“What?” Giles and Anya say together.

“Old storylines, my babies. The breakdown in the writers’ room has been averted, praise be to Judy Garland and her demon minions.” Lorne lets go, and blows two kisses at them. “And you inspire me to go back and figure out my own path. I’ve been as lost as you, Rupert Giles, but… I feel so much better. And you two lovebirds should too.”

Anya –who hasn’t his information, he belatedly remembers – says sharply, “Wait. Wait wait wait, can you read the future?”

Lorne laughs, oddly merry in the dark. “Sometimes. Read the future, read the futures that never are.” Then he sobers. ”But there are stories upon stories out there, and backstories you don’t know. After you rest here, you’ll have to go back to that Hellmouth of yours and figure it all out.”

Giles thinks of all those undercurrents with the Scoobies – Buffy so closed off yet seemingly open with that git Spike, Xander happy to be free now but adrift, Willow so resistant to his words and so protective of her new powers, Dawn needing something he can’t quite define. He thinks of the Council, and their demands that he return to England. Yes, there’s work to be done now that he’s eased, patterns and curves of meaning to be read. “Thank you, Lorne,” he says, and he means it.

“My pleasure. It’s good to work again,” Lorne says, merriment gone, sadness washing in.

Anya – for whom work is a panacea at all times – reaches out and takes Lorne’s hand. “I hear you,” she says. “I guess your place got destroyed, since you’re here on a Friday night instead of at your club. No insurance? If you need investors to rebuild, I have a few dollars in a money-market account to pitch in.”

“Little sweetheart, you are a love to think of it. But the Host has his own ways.” Lorne smiles, picks up her hand, and lightly kisses it. Then, as he lets go, he sings her own phrase, warm and sweet, “’It’s all right’” and hums the instrumental close.

“Okay. But in case, I can give you one of our business cards,” she says.

“I can find you,” he says to her. And to Giles, “Should I give your regards to Broadway? Remember you to Herald Square? The Sunnydale refugees, that is.”

“My best to Cordelia and Wesley,” Giles says. The name he’s deliberately omitted is clear in its absence.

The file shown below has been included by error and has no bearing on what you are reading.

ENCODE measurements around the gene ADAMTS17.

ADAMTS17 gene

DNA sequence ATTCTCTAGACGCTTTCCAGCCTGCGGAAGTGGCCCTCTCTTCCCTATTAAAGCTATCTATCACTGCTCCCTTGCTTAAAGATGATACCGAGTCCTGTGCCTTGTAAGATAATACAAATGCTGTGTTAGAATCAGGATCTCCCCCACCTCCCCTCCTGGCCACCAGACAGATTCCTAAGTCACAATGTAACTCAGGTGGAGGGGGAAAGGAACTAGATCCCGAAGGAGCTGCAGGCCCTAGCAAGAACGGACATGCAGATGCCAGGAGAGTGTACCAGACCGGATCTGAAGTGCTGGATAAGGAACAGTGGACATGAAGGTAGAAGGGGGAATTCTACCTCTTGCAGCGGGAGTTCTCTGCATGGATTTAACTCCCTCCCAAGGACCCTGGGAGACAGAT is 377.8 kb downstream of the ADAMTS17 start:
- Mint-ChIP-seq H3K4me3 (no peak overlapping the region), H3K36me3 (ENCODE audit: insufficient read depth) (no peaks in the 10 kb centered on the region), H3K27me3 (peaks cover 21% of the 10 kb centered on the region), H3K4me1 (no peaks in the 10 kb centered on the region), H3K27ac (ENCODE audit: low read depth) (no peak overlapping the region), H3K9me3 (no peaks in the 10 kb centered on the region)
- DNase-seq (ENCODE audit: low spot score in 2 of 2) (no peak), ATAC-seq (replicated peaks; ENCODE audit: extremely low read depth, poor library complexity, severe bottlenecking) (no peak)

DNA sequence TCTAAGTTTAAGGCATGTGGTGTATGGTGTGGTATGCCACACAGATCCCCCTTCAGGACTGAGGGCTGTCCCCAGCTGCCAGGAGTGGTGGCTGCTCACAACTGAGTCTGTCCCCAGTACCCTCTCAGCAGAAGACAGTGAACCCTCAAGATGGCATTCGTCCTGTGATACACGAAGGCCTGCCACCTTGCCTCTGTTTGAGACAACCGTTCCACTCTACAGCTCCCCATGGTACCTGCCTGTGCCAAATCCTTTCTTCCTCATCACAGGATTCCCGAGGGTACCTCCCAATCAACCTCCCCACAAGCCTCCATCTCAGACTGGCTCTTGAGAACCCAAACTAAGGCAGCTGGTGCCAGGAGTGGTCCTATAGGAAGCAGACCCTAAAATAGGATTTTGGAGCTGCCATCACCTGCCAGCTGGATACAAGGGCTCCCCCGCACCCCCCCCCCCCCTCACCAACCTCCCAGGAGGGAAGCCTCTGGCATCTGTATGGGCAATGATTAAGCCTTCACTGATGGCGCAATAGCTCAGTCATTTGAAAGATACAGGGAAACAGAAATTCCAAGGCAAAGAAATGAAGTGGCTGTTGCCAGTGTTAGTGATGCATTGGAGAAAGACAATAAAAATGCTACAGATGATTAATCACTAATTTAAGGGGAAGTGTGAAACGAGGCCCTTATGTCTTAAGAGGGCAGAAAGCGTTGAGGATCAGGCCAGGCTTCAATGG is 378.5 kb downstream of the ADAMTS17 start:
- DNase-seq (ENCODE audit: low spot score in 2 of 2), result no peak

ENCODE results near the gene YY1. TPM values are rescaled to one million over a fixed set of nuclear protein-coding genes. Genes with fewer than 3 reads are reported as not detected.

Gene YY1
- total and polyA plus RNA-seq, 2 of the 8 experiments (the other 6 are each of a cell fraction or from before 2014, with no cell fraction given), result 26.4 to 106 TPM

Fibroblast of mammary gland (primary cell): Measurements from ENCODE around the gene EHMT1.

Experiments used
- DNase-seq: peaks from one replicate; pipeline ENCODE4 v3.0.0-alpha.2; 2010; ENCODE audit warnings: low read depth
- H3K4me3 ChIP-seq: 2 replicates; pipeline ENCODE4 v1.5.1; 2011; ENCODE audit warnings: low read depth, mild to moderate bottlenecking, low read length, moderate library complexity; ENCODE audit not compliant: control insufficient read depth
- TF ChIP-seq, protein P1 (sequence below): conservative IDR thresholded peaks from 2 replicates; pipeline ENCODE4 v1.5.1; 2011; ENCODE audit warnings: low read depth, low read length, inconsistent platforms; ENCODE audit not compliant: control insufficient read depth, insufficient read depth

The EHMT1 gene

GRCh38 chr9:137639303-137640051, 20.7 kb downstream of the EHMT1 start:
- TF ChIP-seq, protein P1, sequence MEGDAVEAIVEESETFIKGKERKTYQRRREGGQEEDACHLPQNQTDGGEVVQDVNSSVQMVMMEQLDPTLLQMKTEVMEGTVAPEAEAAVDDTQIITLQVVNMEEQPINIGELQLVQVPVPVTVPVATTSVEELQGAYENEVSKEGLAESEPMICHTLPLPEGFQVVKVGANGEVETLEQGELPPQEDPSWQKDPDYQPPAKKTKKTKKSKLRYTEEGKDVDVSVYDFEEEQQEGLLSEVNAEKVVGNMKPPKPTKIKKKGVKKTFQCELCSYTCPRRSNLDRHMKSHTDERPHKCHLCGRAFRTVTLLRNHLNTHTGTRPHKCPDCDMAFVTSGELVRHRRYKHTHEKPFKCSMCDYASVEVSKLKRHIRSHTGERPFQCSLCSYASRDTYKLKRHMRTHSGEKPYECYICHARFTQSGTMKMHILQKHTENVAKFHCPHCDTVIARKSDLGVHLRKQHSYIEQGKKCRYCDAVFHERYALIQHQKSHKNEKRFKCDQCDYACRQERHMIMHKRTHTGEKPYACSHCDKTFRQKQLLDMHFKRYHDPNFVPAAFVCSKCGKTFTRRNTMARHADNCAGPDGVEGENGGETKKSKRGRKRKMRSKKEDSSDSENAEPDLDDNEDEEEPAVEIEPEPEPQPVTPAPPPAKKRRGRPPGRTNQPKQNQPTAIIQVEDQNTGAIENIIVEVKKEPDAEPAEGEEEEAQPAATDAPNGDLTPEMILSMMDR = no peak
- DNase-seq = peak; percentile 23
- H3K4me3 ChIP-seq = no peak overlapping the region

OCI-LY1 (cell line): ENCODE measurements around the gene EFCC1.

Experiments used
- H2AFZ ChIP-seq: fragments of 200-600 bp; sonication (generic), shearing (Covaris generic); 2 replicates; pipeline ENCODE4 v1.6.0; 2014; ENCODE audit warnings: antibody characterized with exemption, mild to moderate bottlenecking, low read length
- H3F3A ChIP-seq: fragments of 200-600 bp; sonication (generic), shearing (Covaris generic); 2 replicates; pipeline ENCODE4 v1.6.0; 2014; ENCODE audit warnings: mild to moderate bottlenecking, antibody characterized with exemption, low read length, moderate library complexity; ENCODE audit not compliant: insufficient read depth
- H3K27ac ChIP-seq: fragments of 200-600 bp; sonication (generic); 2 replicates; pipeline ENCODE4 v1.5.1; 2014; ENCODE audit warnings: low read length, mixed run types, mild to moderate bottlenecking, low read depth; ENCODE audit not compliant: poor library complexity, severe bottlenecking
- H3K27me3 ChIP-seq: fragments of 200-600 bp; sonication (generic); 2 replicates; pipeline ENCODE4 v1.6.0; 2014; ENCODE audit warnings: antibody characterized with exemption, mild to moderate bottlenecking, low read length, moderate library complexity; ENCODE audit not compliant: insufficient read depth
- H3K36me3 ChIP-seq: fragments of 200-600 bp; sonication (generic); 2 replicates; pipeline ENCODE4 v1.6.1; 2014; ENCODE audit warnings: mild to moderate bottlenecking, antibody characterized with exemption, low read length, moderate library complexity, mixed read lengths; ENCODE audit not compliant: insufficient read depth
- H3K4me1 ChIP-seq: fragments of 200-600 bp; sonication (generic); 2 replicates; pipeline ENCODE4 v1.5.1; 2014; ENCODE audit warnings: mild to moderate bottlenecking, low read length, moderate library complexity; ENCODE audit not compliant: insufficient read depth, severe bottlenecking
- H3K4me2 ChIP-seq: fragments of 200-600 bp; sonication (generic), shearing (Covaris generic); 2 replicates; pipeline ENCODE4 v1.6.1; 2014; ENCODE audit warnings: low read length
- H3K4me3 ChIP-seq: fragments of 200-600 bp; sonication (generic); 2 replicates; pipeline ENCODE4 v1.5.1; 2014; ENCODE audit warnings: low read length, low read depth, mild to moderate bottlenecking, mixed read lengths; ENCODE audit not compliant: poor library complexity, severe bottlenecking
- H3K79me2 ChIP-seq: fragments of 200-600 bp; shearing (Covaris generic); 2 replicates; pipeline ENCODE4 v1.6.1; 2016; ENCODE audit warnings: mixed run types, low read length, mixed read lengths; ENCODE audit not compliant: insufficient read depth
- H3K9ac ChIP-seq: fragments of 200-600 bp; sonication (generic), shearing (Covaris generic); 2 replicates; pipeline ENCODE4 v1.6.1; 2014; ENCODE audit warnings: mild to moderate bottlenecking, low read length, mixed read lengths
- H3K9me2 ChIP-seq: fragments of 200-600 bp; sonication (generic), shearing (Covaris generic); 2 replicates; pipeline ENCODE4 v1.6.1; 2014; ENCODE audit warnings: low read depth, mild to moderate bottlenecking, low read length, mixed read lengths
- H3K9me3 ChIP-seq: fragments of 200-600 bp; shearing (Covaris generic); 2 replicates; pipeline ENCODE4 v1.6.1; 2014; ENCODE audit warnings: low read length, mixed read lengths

The Host raises an eyebrow, then shrugs. “As you wish, Watcher, Shopkeeper, Baritone. But don’t let old grudges blind you to the changes in those around you, even in the undead.”

For an odd moment Giles hears the crackle of flames – not from Lorne, but in a space and time not yet here. It’s disorienting, and in managing that flash of dizziness he misses Lorne getting to his feet.

It’s not until Lorne bends down and kisses his forehead that Giles comes back to himself. The touch feels like… mercy indeed.

Lorne repeats the action with Anya, and then straightens. “Sing hallelujah, children. And thank you.”

“Can’t we buy you a drink?” Anya says.

“No, sweet sword of mine. You two build your connection a little more. The Dale of Sunny is going to need it.” And with that he picks up his drink and all but shimmers away toward the lifts that mark the exit.

And then the distant city noises rush back, and the lights spread around them spark, and that odd little moment out of time fades away.

With an indistinct sound Anya deserts her chair in favor of Giles’s lap. He is utterly willing to accommodate her, and his hands slide over the silk of her gown and clasp across her waist. She covers his hands with hers, sinks back against him.

“So that was weird,” she says.

He kisses her on her ear. “But comforting, I think.”

“Yes,” she says. “Except for the threat in his final words. ‘The Dale of Sunny is going to need it’?”

“We’ll worry about it tomorrow,” he says.

“Not tomorrow. We have to learn about arcane inflation—“

“Stop it,” he murmurs, “we’ve done that fight.”

“Okay.” She laughs a little, and cuddles in, her fingers caressing his. “Okay. Get happy.”

“I’m getting there,” he says.

And despite portents and strange encounters and old guilt, despite unanswered questions, he is. He’ll take this moment with Anya, while the night deepens and the lights spread around them in lines and curves.

An odd musical phrase comes to him, maybe from Lorne’s magic, from storylines cut off. “Wish I could stay,” he sings under his breath.

“Don’t wish. Just do it.” Anya’s words are sharp and comforting.

“Think I will,” Giles says, and lets the magic work.